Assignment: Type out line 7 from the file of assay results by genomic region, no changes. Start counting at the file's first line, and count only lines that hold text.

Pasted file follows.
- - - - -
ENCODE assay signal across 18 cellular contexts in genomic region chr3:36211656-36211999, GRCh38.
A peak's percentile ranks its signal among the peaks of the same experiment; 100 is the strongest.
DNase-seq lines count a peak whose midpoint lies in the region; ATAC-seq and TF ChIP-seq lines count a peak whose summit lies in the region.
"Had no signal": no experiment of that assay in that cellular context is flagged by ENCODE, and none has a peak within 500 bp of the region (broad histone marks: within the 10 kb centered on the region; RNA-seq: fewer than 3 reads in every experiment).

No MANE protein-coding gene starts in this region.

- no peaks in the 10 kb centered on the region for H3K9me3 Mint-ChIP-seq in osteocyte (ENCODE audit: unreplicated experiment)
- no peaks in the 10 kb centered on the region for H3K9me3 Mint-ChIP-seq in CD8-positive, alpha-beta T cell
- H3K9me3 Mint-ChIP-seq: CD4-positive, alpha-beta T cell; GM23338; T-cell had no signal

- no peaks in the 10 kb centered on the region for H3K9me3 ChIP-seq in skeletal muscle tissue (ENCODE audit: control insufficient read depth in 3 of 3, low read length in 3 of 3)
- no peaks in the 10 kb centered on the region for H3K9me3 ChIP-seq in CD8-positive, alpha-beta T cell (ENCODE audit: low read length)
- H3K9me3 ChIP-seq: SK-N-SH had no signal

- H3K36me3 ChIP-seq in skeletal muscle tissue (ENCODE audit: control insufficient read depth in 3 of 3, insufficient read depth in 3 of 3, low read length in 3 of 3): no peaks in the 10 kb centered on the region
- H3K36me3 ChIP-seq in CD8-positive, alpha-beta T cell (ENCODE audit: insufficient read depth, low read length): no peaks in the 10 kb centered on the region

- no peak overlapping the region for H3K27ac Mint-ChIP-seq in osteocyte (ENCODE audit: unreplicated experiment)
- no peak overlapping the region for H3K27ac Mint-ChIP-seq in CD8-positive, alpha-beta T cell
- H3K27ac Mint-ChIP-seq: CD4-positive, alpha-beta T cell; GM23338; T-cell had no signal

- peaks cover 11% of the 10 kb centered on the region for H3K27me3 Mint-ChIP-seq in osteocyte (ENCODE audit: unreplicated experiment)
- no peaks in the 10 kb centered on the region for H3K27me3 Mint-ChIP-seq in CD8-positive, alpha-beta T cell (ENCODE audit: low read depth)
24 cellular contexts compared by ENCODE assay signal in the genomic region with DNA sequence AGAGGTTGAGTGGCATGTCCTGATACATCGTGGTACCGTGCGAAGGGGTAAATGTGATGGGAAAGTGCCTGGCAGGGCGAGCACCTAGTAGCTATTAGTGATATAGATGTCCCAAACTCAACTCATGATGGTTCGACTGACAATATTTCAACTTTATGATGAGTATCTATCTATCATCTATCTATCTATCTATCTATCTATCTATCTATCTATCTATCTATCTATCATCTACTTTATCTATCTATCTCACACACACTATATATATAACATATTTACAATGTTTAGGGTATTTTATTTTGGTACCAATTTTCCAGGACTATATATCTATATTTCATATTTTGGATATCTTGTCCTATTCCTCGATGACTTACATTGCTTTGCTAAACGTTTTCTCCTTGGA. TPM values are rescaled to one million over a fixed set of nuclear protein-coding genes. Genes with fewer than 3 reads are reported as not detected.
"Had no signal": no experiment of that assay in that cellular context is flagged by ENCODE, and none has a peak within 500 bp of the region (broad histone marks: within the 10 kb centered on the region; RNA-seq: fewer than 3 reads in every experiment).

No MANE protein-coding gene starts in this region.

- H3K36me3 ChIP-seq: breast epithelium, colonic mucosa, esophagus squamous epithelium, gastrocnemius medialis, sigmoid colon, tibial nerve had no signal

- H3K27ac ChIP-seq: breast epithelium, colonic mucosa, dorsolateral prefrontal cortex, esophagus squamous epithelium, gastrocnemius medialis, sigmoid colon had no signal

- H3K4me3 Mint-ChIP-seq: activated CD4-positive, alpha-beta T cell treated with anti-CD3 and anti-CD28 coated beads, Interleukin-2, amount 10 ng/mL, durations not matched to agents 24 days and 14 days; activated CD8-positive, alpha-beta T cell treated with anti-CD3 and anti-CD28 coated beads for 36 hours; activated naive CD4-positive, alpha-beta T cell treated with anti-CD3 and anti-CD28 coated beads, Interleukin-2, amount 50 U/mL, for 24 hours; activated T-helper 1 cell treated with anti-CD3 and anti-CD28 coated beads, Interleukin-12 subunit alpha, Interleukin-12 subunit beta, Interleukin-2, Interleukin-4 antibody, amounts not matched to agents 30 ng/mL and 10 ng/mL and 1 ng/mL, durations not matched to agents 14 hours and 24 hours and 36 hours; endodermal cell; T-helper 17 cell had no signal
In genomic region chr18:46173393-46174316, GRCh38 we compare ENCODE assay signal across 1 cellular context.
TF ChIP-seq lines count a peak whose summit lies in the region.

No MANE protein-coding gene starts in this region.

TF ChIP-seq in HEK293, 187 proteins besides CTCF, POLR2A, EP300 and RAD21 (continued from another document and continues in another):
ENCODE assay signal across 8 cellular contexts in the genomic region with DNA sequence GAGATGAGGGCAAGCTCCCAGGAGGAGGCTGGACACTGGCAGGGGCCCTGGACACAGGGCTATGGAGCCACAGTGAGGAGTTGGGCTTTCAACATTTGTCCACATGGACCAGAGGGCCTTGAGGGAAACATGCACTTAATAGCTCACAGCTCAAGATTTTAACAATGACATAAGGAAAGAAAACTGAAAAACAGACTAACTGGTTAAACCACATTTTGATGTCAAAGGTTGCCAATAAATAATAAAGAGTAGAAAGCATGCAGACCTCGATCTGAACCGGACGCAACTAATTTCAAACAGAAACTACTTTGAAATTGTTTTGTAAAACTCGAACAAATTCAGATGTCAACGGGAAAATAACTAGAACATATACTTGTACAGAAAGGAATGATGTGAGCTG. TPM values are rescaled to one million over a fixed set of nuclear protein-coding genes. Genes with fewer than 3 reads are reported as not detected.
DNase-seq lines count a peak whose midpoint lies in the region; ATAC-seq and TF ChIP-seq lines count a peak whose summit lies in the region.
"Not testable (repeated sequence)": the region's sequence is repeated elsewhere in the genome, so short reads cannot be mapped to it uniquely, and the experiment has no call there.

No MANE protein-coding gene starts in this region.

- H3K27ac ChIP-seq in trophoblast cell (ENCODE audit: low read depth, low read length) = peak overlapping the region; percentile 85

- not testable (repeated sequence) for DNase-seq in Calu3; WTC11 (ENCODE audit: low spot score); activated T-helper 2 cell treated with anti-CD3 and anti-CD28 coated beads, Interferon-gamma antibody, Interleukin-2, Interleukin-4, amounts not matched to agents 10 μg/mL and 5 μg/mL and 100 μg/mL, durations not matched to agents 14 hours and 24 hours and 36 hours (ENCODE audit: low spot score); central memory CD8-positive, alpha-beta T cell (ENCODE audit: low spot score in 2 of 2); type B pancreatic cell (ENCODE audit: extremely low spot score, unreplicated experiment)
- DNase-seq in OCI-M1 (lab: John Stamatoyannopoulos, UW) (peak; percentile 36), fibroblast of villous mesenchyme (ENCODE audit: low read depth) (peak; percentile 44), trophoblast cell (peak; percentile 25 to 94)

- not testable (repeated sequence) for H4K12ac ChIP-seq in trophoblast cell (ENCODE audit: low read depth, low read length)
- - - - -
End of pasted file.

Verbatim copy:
- no peaks in the 10 kb centered on the region for H3K9me3 Mint-ChIP-seq in CD8-positive, alpha-beta T cell